Where is the FUN in a FUNdamental Education


Five ways you can help change the education system so your children can have fun in their classrooms

There’s a reason why it’s called an educational institution.  That’s because when most kids go to school, they feel like they are in jail, restricted from the fun they can have at home, in the field, or with friends.  Why can’t their education be fun, too?  Why must it always be structured and equalized?  Why must education meet the needs of all children all the time in a diverse classroom?  Why must the federal government continue to mandate changes for something they appear to be unqualified to change?  How can we put the FUN back in FUNdamental education?

When I was in school, I enjoyed the ride to school on the bus.  My friends were there.  We joked.  We gossiped.  We daydreamed out the window. We talked casually about anything we wanted to discuss.  Then when I got to school, the fun ended.  I was made to sit in a row … alphabetically… away from my friends… near a potential bully.  The day progressed through a series of subjects designed to increase my knowledge of math, English, history, science, and some arts-related topics.  And yes, I did increase my knowledge, only because my grade depended on it.  But where was the love of knowledge?  Where was the fun of investigating new topics?  Where did I fit into the overall scheme of the faulty education system?

I’m not here to rant without offering a solution.  I want to suggest that the Federal Government fund programs that help children understand that learning is FUNdamental to their success as an adult.  Here’s how:

  1. Kids like fun.  I know that’s not front page news, but in addition to requiring teachers to list the goals and objectives for the day (because as a former teacher, I do think they help with the organization), teachers should be required to list one fun activity per day.  That could be five minutes of playing an education-related game. It could be ten minutes of reading for fun, rather than required reading.  It could be a round-table discussion about items in a suggestion box.  Brainstorm with the kids what they consider to be fun and add that into the curriculum… not once a week or once a month, but every day.  Don’t worry about meeting the curriculum demands.  When students have FUN, they will be more eager to learn at other times.
  2. Kids need to move.  Collectively, they have enough energy to power New York City!  Plan motion time into the curriculum.  Let them get out of their seats and stretch, not just for half an hour during gym class, but every hour for at least five minutes.  If kids know they will be allowed to move soon, they will be more likely to achieve motionless education for a brief period. Movement is definitely FUN. (See my book for ideas: The Kinetic Classroom: Activities that Move Students to Learn.)
  3. Kids like to talk to other kids.  They like to interact socially.  Solo activities are counter-intuitive to the workforce you are preparing them to enter in a few years.  Unless each of your students intends to be a computer programmer, chances are, they will need to interact with other people.  Help them by scheduling one group activity per day, monitoring their ability to cooperate and schedule their time. They'll have FUN and learn more than the curriculum topic for the day.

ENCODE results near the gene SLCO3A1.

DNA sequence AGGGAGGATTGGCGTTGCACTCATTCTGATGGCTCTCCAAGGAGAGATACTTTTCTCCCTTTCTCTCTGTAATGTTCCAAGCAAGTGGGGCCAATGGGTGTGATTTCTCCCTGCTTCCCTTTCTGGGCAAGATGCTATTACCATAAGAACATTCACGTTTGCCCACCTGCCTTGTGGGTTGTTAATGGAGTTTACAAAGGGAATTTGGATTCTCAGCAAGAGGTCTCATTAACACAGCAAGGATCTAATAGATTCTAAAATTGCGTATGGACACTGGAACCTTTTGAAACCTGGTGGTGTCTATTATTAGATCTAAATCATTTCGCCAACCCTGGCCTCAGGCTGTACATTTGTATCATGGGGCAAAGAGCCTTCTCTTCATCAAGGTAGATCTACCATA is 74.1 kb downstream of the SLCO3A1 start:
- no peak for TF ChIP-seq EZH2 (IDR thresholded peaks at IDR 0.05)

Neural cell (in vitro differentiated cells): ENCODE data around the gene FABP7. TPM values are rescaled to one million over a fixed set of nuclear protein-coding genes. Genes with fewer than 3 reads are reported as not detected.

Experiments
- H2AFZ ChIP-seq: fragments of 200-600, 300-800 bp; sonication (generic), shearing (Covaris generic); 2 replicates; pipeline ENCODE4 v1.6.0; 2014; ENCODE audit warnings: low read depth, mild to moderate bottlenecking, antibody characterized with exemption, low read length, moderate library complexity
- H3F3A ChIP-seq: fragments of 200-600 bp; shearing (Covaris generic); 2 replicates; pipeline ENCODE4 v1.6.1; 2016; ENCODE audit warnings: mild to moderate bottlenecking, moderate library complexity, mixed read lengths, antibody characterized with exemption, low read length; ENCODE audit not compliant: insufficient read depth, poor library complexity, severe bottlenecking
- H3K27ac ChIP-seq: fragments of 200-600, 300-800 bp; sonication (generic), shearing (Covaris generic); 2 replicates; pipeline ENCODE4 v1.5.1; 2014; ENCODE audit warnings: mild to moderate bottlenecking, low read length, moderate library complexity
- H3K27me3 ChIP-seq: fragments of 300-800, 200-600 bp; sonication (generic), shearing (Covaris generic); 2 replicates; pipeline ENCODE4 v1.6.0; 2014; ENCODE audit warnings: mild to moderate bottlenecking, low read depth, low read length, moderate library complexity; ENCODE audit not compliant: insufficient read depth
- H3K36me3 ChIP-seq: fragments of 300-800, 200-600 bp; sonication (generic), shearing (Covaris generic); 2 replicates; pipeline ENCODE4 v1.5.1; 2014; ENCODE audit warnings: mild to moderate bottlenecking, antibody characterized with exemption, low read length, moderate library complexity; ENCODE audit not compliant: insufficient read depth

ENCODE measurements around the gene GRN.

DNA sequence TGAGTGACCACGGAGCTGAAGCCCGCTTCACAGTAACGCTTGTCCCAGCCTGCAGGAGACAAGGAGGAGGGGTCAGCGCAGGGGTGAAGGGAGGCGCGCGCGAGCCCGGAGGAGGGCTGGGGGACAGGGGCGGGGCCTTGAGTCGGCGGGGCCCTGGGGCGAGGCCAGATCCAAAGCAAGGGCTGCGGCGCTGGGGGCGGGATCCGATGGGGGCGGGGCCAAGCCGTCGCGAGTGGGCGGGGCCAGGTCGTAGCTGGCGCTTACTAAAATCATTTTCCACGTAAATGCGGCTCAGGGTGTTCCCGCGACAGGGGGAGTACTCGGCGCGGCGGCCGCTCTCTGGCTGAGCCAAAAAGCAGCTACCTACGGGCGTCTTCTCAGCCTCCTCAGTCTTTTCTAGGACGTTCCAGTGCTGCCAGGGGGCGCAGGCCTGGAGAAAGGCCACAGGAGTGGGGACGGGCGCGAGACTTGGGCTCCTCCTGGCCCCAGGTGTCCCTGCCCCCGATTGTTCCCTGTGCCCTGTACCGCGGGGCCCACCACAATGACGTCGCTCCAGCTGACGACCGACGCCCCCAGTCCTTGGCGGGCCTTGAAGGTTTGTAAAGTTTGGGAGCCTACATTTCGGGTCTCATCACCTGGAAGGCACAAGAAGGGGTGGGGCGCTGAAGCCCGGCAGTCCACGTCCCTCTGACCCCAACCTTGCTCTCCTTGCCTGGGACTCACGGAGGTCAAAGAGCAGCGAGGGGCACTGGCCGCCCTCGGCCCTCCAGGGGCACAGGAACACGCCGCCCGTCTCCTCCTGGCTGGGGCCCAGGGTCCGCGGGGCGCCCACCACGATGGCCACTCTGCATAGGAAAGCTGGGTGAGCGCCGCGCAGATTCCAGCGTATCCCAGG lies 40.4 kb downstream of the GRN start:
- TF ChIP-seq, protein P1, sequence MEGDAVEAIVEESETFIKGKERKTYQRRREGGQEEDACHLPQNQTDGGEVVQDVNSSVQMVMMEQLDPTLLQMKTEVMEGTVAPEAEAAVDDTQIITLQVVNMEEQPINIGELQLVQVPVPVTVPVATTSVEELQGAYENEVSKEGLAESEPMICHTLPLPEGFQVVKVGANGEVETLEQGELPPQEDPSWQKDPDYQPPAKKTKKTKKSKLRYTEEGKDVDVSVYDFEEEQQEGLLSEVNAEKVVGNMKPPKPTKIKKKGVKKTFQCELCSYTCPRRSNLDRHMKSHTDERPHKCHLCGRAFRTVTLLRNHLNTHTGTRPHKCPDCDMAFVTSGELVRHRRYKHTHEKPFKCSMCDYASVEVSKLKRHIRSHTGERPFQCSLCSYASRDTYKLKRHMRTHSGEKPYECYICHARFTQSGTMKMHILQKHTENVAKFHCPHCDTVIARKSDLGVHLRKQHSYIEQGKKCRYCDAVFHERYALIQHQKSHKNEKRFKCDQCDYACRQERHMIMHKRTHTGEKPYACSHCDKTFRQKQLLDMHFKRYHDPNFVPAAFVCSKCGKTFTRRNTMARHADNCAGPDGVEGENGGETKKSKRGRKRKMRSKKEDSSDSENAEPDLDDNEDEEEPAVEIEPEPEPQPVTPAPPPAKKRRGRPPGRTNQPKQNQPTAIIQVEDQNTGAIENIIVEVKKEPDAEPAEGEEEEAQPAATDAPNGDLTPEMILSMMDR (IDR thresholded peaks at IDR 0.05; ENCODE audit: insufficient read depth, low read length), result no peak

4. Kids need smiles.  When you were in school, how often did your teacher smile?  Kids need to know they are doing a good job.  A simple smile is very effective.  Each child deserves a daily dose of teacher-smile to help them feel that they are wanted and appreciated during those seven hours of institutionalization. Smiles make learning FUN.
  5. Kids like to explore to learn.  When left to their own defenses and enough materials for guided learning, kids will learn in spite of themselves.  They don’t all need to learn the same aspects of, say color separation, in the same way.  Some might like to read about it, others might like to paint, still others might like to watch a video.  The entire class does not need to watch the video or read the book.  This, I think, is the biggest problem facing modern education.  If teachers present a topic for the day, or even the next hour, and allow students to explore the materials, I think they will be surprised at the enthusiasm and the learning that ensues.  Teachers have been bound by teaching to the test to justify their existence as a teacher.  I recommend that we toss the standardized tests into the shredder and test individual knowledge through discussion or written reports, or any other self-guided manner of demonstrating learning. Find out how much FUN the kids had learning the topic!

Remember that morning bus ride?  It has all the characteristics that will help children to learn: fun, motion, talking, smiles, and exploration.  Let’s transform our schools from education factories to FUNdamental educational environments where children learn to feel that their education is the most important thing they will ever do… because, quite simply, it is FUN.

Share this article with your children’s teachers and administrators.  Help the education system change from the inside out.

Renee Heiss is a retired public school teacher and author of seven books, including Where’s Green? which has an accompanying bag of learning materials for individualized exploration of the separation of colors through a prism at www.entelechyed.com.